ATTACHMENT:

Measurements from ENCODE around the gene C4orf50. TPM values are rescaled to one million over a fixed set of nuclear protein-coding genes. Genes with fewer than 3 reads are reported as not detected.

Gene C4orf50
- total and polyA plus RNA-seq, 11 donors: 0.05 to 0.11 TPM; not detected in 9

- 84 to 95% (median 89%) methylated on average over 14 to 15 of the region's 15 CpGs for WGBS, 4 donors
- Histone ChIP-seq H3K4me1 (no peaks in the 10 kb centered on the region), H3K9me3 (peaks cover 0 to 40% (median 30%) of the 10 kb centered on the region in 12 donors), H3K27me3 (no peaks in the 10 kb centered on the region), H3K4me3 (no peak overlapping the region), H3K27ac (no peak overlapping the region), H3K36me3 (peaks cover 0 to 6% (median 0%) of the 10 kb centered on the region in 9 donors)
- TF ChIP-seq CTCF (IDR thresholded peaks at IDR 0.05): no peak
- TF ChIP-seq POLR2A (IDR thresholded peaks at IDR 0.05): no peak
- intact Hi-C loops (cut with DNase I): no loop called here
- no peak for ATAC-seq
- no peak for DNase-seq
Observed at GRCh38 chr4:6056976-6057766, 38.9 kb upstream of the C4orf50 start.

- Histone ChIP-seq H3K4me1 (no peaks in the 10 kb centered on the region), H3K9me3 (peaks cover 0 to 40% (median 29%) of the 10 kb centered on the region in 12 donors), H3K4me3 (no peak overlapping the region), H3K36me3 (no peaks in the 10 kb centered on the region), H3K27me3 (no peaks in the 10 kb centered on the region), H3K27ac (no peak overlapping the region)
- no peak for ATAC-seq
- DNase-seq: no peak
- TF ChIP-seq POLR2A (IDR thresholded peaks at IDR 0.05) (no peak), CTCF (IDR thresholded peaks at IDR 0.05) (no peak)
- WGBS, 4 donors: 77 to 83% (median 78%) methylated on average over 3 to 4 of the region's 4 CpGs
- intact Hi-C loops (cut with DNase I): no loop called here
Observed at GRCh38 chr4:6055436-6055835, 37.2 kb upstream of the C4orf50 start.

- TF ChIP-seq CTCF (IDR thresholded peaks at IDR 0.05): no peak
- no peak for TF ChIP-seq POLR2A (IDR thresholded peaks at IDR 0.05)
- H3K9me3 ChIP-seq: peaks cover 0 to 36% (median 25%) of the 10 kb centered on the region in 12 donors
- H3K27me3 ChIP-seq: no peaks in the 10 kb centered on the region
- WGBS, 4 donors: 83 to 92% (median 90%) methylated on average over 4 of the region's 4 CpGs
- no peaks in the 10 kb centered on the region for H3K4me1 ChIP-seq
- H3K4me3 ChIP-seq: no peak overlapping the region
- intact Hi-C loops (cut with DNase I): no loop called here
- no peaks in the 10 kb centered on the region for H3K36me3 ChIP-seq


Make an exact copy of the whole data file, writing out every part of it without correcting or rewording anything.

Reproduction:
Measurements from ENCODE around the gene C4orf50. TPM values are rescaled to one million over a fixed set of nuclear protein-coding genes. Genes with fewer than 3 reads are reported as not detected.

Gene C4orf50
- total and polyA plus RNA-seq, 11 donors: 0.05 to 0.11 TPM; not detected in 9

- 84 to 95% (median 89%) methylated on average over 14 to 15 of the region's 15 CpGs for WGBS, 4 donors
- Histone ChIP-seq H3K4me1 (no peaks in the 10 kb centered on the region), H3K9me3 (peaks cover 0 to 40% (median 30%) of the 10 kb centered on the region in 12 donors), H3K27me3 (no peaks in the 10 kb centered on the region), H3K4me3 (no peak overlapping the region), H3K27ac (no peak overlapping the region), H3K36me3 (peaks cover 0 to 6% (median 0%) of the 10 kb centered on the region in 9 donors)
- TF ChIP-seq CTCF (IDR thresholded peaks at IDR 0.05): no peak
- TF ChIP-seq POLR2A (IDR thresholded peaks at IDR 0.05): no peak
- intact Hi-C loops (cut with DNase I): no loop called here
- no peak for ATAC-seq
- no peak for DNase-seq
Observed at GRCh38 chr4:6056976-6057766, 38.9 kb upstream of the C4orf50 start.

- Histone ChIP-seq H3K4me1 (no peaks in the 10 kb centered on the region), H3K9me3 (peaks cover 0 to 40% (median 29%) of the 10 kb centered on the region in 12 donors), H3K4me3 (no peak overlapping the region), H3K36me3 (no peaks in the 10 kb centered on the region), H3K27me3 (no peaks in the 10 kb centered on the region), H3K27ac (no peak overlapping the region)
- no peak for ATAC-seq
- DNase-seq: no peak
- TF ChIP-seq POLR2A (IDR thresholded peaks at IDR 0.05) (no peak), CTCF (IDR thresholded peaks at IDR 0.05) (no peak)
- WGBS, 4 donors: 77 to 83% (median 78%) methylated on average over 3 to 4 of the region's 4 CpGs
- intact Hi-C loops (cut with DNase I): no loop called here
Observed at GRCh38 chr4:6055436-6055835, 37.2 kb upstream of the C4orf50 start.

- TF ChIP-seq CTCF (IDR thresholded peaks at IDR 0.05): no peak
- no peak for TF ChIP-seq POLR2A (IDR thresholded peaks at IDR 0.05)
- H3K9me3 ChIP-seq: peaks cover 0 to 36% (median 25%) of the 10 kb centered on the region in 12 donors
- H3K27me3 ChIP-seq: no peaks in the 10 kb centered on the region
- WGBS, 4 donors: 83 to 92% (median 90%) methylated on average over 4 of the region's 4 CpGs
- no peaks in the 10 kb centered on the region for H3K4me1 ChIP-seq
- H3K4me3 ChIP-seq: no peak overlapping the region
- intact Hi-C loops (cut with DNase I): no loop called here
- no peaks in the 10 kb centered on the region for H3K36me3 ChIP-seq